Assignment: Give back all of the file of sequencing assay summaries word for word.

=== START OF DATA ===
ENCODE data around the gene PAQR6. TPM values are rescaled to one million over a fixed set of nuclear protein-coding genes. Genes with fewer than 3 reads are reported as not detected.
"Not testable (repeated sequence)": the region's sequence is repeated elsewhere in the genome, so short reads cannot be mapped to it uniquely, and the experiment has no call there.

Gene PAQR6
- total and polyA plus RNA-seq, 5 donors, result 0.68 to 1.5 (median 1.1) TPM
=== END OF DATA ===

ENCODE data around the gene PAQR6. TPM values are rescaled to one million over a fixed set of nuclear protein-coding genes. Genes with fewer than 3 reads are reported as not detected.
"Not testable (repeated sequence)": the region's sequence is repeated elsewhere in the genome, so short reads cannot be mapped to it uniquely, and the experiment has no call there.

Gene PAQR6
- total and polyA plus RNA-seq, 5 donors, result 0.68 to 1.5 (median 1.1) TPM